NBC News has learned that U.S. and British authorities had a significant disagreement over when to move in on the suspects in the alleged plot to bring down trans-Atlantic airliners bound for the United States.
British officials knowledgeable about the case said British police were planning to continue to run surveillance for at least another week to try to obtain more evidence, while American officials pressured them to arrest the suspects sooner. The officials spoke on condition of anonymity due to the sensitivity of the case.
In contrast to previous reports, one senior British official suggested an attack was not imminent, saying the suspects had not yet purchased any airline tickets. In fact, some did not even have passports.
The sources did say, however, that police believe one U.K.-based suspect was ready to conduct a "dry run." British authorities had wanted to let him go forward with part of the plan, but the Americans balked.
At the White House, a top aide to President Bush denied the account.
"There was unprecedented cooperation and coordination between the U.S., the U.K. and Pakistani officials throughout the case," said Frances Townsend, Assistant to the President for Homeland Security and Counterterrorism, "and we worked together to protect our citizens from harm while ensuring that we gathered as much info as possible to bring the plotters to justice. There was no disagreement between U.S. and U.K. officials."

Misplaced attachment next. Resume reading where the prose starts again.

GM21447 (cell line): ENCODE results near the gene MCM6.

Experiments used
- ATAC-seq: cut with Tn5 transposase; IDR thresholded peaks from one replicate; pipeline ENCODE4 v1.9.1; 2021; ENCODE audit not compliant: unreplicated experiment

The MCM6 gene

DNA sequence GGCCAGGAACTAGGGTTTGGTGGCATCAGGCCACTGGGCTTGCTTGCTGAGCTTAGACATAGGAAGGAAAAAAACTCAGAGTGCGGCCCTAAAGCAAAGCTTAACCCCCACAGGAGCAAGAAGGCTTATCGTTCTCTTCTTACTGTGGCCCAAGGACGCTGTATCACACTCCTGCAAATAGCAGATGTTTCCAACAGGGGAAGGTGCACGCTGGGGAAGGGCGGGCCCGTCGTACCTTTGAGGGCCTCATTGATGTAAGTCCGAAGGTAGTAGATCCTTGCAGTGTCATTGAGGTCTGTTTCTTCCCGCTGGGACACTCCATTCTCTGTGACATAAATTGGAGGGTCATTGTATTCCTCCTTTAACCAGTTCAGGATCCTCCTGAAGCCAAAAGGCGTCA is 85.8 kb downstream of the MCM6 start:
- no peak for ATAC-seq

Another U.S. official, however, acknowledges there was disagreement over timing. Analysts say that in recent years, American security officials have become edgier than the British in such cases because of missed opportunities leading up to 9/11.
Aside from the timing issue, there was excellent cooperation between the British and the Americans, officials told NBC News.
One senior British official said the Americans also argued over the timing of the arrest of suspected ringleader Rashid Rauf in Pakistan, warning that if he was not taken into custody immediately, the United States would "render" him or pressure the Pakistani government to arrest him.
British security was concerned that Rauf be taken into custody "in circumstances where there was due process," according to the official, so that he could be tried in British courts. Ultimately, this official says, Rauf was arrested over the objections of the British.
The official shed light on other aspects of the case, saying that while the investigation into the bombing plot began "months ago," some suspects were known to the security services even before the London subway bombings last year.
He acknowledged that authorities had conducted electronic and e-mail surveillance as well as physical surveillance of the suspects.
Monitoring of Rauf, in particular, apparently played a critical role, revealing that the plotters had tested the explosive liquid mixture they planned to use at a location outside Britain. NBC News has previously reported that the explosive mixture was tested in Pakistan. The source said the suspects in Britain had obtained at least some of the materials for the explosive but had not yet actually prepared or mixed it.